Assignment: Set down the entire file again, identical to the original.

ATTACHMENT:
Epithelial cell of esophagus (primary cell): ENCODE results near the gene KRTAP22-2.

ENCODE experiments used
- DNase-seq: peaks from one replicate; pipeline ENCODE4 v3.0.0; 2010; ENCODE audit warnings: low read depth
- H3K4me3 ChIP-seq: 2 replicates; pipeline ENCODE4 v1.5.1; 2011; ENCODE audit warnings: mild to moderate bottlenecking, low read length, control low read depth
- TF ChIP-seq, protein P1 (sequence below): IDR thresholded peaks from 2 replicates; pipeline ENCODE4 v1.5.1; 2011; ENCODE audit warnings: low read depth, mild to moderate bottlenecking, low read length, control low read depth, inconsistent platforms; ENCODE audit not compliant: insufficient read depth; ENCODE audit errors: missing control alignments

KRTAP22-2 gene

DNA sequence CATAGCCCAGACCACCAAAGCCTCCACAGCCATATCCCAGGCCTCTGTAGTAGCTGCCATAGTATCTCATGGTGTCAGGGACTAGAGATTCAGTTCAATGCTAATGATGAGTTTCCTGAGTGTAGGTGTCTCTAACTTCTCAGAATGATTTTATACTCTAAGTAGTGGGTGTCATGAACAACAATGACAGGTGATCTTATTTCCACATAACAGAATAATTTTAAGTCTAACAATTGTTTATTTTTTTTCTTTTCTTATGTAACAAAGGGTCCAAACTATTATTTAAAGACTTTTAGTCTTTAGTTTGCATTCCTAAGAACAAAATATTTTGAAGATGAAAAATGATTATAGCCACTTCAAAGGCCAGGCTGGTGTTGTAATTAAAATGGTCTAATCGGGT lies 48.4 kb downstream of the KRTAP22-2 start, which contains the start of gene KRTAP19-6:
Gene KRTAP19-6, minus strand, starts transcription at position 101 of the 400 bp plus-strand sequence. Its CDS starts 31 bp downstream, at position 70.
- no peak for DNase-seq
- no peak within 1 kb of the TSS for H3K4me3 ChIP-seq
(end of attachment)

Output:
Epithelial cell of esophagus (primary cell): ENCODE results near the gene KRTAP22-2.

ENCODE experiments used
- DNase-seq: peaks from one replicate; pipeline ENCODE4 v3.0.0; 2010; ENCODE audit warnings: low read depth
- H3K4me3 ChIP-seq: 2 replicates; pipeline ENCODE4 v1.5.1; 2011; ENCODE audit warnings: mild to moderate bottlenecking, low read length, control low read depth
- TF ChIP-seq, protein P1 (sequence below): IDR thresholded peaks from 2 replicates; pipeline ENCODE4 v1.5.1; 2011; ENCODE audit warnings: low read depth, mild to moderate bottlenecking, low read length, control low read depth, inconsistent platforms; ENCODE audit not compliant: insufficient read depth; ENCODE audit errors: missing control alignments

KRTAP22-2 gene

DNA sequence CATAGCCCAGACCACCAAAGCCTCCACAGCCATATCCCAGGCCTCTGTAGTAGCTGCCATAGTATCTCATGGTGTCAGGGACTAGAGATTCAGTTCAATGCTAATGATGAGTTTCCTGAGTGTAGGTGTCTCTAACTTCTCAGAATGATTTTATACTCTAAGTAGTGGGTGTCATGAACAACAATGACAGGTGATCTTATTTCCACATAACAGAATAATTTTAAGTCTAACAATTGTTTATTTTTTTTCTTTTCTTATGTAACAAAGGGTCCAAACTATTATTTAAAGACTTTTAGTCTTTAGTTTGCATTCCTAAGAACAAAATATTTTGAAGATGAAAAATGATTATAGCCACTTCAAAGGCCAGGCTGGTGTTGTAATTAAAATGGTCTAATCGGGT lies 48.4 kb downstream of the KRTAP22-2 start, which contains the start of gene KRTAP19-6:
Gene KRTAP19-6, minus strand, starts transcription at position 101 of the 400 bp plus-strand sequence. Its CDS starts 31 bp downstream, at position 70.
- no peak for DNase-seq
- no peak within 1 kb of the TSS for H3K4me3 ChIP-seq